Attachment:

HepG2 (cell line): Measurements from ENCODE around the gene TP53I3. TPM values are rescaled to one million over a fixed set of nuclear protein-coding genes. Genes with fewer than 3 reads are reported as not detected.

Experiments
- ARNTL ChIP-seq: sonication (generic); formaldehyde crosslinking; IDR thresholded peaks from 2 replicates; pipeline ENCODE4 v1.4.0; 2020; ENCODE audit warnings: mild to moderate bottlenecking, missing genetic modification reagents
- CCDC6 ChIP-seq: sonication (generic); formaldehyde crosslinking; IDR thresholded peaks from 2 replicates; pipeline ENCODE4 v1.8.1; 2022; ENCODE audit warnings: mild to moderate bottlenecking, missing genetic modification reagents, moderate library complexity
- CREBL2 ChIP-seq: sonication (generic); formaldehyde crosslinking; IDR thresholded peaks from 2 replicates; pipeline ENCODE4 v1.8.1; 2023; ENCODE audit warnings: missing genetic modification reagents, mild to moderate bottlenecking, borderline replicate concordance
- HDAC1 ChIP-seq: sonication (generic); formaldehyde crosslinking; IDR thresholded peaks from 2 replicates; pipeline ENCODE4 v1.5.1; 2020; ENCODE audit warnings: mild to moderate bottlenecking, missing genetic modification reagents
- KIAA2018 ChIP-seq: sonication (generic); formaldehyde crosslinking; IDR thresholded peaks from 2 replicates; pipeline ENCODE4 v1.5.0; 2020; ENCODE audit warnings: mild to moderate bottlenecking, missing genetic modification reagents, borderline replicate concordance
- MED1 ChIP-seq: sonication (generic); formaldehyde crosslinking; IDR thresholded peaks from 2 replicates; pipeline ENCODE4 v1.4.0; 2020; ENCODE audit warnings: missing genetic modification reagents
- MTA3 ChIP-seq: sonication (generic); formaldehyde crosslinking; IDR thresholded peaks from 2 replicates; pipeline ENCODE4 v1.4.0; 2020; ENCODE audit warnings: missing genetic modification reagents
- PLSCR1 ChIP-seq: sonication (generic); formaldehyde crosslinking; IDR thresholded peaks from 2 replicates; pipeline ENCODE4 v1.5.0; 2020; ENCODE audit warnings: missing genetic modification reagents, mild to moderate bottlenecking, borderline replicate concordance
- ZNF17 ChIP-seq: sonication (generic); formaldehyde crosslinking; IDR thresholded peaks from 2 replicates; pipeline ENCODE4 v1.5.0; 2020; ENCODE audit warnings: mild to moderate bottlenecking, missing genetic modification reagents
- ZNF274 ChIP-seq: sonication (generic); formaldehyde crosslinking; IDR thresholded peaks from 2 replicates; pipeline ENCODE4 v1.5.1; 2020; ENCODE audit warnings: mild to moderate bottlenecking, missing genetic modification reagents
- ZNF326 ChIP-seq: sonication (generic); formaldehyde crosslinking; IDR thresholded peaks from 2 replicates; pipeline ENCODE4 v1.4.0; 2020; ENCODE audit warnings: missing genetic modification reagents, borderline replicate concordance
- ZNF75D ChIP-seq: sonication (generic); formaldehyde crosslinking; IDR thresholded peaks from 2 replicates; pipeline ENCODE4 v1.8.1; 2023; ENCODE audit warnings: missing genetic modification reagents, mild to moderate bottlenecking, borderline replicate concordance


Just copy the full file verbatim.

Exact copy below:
HepG2 (cell line): Measurements from ENCODE around the gene TP53I3. TPM values are rescaled to one million over a fixed set of nuclear protein-coding genes. Genes with fewer than 3 reads are reported as not detected.

Experiments
- ARNTL ChIP-seq: sonication (generic); formaldehyde crosslinking; IDR thresholded peaks from 2 replicates; pipeline ENCODE4 v1.4.0; 2020; ENCODE audit warnings: mild to moderate bottlenecking, missing genetic modification reagents
- CCDC6 ChIP-seq: sonication (generic); formaldehyde crosslinking; IDR thresholded peaks from 2 replicates; pipeline ENCODE4 v1.8.1; 2022; ENCODE audit warnings: mild to moderate bottlenecking, missing genetic modification reagents, moderate library complexity
- CREBL2 ChIP-seq: sonication (generic); formaldehyde crosslinking; IDR thresholded peaks from 2 replicates; pipeline ENCODE4 v1.8.1; 2023; ENCODE audit warnings: missing genetic modification reagents, mild to moderate bottlenecking, borderline replicate concordance
- HDAC1 ChIP-seq: sonication (generic); formaldehyde crosslinking; IDR thresholded peaks from 2 replicates; pipeline ENCODE4 v1.5.1; 2020; ENCODE audit warnings: mild to moderate bottlenecking, missing genetic modification reagents
- KIAA2018 ChIP-seq: sonication (generic); formaldehyde crosslinking; IDR thresholded peaks from 2 replicates; pipeline ENCODE4 v1.5.0; 2020; ENCODE audit warnings: mild to moderate bottlenecking, missing genetic modification reagents, borderline replicate concordance
- MED1 ChIP-seq: sonication (generic); formaldehyde crosslinking; IDR thresholded peaks from 2 replicates; pipeline ENCODE4 v1.4.0; 2020; ENCODE audit warnings: missing genetic modification reagents
- MTA3 ChIP-seq: sonication (generic); formaldehyde crosslinking; IDR thresholded peaks from 2 replicates; pipeline ENCODE4 v1.4.0; 2020; ENCODE audit warnings: missing genetic modification reagents
- PLSCR1 ChIP-seq: sonication (generic); formaldehyde crosslinking; IDR thresholded peaks from 2 replicates; pipeline ENCODE4 v1.5.0; 2020; ENCODE audit warnings: missing genetic modification reagents, mild to moderate bottlenecking, borderline replicate concordance
- ZNF17 ChIP-seq: sonication (generic); formaldehyde crosslinking; IDR thresholded peaks from 2 replicates; pipeline ENCODE4 v1.5.0; 2020; ENCODE audit warnings: mild to moderate bottlenecking, missing genetic modification reagents
- ZNF274 ChIP-seq: sonication (generic); formaldehyde crosslinking; IDR thresholded peaks from 2 replicates; pipeline ENCODE4 v1.5.1; 2020; ENCODE audit warnings: mild to moderate bottlenecking, missing genetic modification reagents
- ZNF326 ChIP-seq: sonication (generic); formaldehyde crosslinking; IDR thresholded peaks from 2 replicates; pipeline ENCODE4 v1.4.0; 2020; ENCODE audit warnings: missing genetic modification reagents, borderline replicate concordance
- ZNF75D ChIP-seq: sonication (generic); formaldehyde crosslinking; IDR thresholded peaks from 2 replicates; pipeline ENCODE4 v1.8.1; 2023; ENCODE audit warnings: missing genetic modification reagents, mild to moderate bottlenecking, borderline replicate concordance